Legality of Same-Sex Marriage Ban Challenged

Gay rights advocates march in a predominantly Latino neighborhood in Los Angeles to show their support for overturning Proposition 8.
Gay rights advocates march in a predominantly Latino neighborhood in Los Angeles to show their support for overturning Proposition 8. (By David Mcnew -- Getty Images)
By Ashley Surdin
Washington Post Staff Writer
Tuesday, November 11, 2008

LOS ANGELES -- The future of same-sex marriage in the Golden State will rest, once again, in the hands of its highest court. But this time, its fate will hinge on a different question: Can a state constitutional ban on same-sex marriage go before voters? Or must it go before the legislature first?

The answer, legal experts say, will determine whether gay rights advocates can overturn Proposition 8, a recently passed ballot measure that overruled a state Supreme Court judgment that legalized same-sex marriage.

Three lawsuits, ready since the initiative was green-lighted for the November ballot, have been filed with the California Supreme Court asking it to stop the state from enforcing the proposition until the court has decided on its constitutionality. The suits aim to undo the measure on grounds that, under the equal protection clause in the state's constitution, a majority of voters are not allowed to revoke equal rights intended for everybody.

Now, nearly six months after its landmark decision, the California Supreme Court is being asked again to determine the fate of the nearly 18,000 unions made since May, and the possibility of those to come.

As the legal questions were being raised, gay rights advocates made plans for continued demonstrations, including what they hope will be protests Saturday at city halls statewide. Should they succeed, it will be yet another in a series of protests since passage of the ballot initiative.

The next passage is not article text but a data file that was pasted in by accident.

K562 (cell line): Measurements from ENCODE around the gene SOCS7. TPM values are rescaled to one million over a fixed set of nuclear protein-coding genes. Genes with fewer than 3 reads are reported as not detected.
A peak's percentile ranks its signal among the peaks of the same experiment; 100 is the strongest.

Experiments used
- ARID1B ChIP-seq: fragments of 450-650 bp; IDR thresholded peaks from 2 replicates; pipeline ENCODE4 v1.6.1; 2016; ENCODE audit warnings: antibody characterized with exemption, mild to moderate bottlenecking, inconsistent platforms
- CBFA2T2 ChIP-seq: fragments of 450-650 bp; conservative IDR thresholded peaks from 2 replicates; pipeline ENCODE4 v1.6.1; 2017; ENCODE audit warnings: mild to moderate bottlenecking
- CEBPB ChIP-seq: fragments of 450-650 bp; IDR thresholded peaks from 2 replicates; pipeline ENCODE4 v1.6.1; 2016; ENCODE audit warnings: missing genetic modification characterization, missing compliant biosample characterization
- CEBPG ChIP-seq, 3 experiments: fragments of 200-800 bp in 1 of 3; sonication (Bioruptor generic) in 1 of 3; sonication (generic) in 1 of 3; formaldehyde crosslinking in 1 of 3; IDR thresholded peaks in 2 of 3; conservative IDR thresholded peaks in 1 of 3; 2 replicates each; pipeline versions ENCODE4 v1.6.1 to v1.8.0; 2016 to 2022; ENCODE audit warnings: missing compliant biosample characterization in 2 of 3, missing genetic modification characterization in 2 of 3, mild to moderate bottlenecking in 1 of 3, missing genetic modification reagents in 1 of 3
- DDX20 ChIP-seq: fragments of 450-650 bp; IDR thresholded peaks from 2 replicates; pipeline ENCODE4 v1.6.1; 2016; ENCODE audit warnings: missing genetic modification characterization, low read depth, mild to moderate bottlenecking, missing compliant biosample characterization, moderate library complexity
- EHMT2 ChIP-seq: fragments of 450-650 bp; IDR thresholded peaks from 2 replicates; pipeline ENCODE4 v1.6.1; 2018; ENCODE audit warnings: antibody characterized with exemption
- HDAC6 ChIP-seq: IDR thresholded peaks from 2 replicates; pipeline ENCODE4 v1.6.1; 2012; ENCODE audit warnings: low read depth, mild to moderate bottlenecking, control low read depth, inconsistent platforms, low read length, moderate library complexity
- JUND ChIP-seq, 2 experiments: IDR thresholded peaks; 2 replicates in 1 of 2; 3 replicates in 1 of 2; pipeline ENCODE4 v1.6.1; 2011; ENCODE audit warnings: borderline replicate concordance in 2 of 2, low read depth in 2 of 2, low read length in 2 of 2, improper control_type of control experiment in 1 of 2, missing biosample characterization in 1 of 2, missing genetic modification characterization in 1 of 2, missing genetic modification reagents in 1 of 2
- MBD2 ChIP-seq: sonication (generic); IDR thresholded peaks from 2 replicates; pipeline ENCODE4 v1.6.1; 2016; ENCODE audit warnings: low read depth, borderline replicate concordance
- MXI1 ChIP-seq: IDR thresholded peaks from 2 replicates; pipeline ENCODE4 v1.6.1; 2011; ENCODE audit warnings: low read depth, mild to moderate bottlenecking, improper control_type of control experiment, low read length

In Sacramento, more than 3,000 gay rights advocates descended on the steps of the state capitol on Sunday, some carrying "Love Not H8" signs. In Oakland, Los Angeles and Orange County, hundreds of protesters flanked Mormon temples and evangelical churches, objecting to their overwhelming support for Proposition 8.

Gov. Arnold Schwarzenegger (R), who opposed Proposition 8 and called it "a total waste of time," encouraged the fight to continue. "They should never give up," he said in an interview on CNN. "They should be on it and on it until they get it done."

Schwarzenegger has been ambivalent on the issue, previously rejecting legislation allowing same-sex marriage and stating that marriage should be between a man and a woman, but he indicated Sunday that he is hopeful that the California Supreme Court will "undo" the measure.

The court did just that May 15, in voiding a voter-approved ballot initiative -- Proposition 22 -- with identical wording to Proposition 8. But legal experts say this time the proposition would not be as easy to overturn. Unlike Proposition 22, which in 2000 created a statute that was trumped by the state constitution, Proposition 8 is part of the constitution.

In other words, whereas Proposition 22 was found to violate the equal protection clause of the state constitution, Proposition 8 is now part of the equal protection law of the constitution.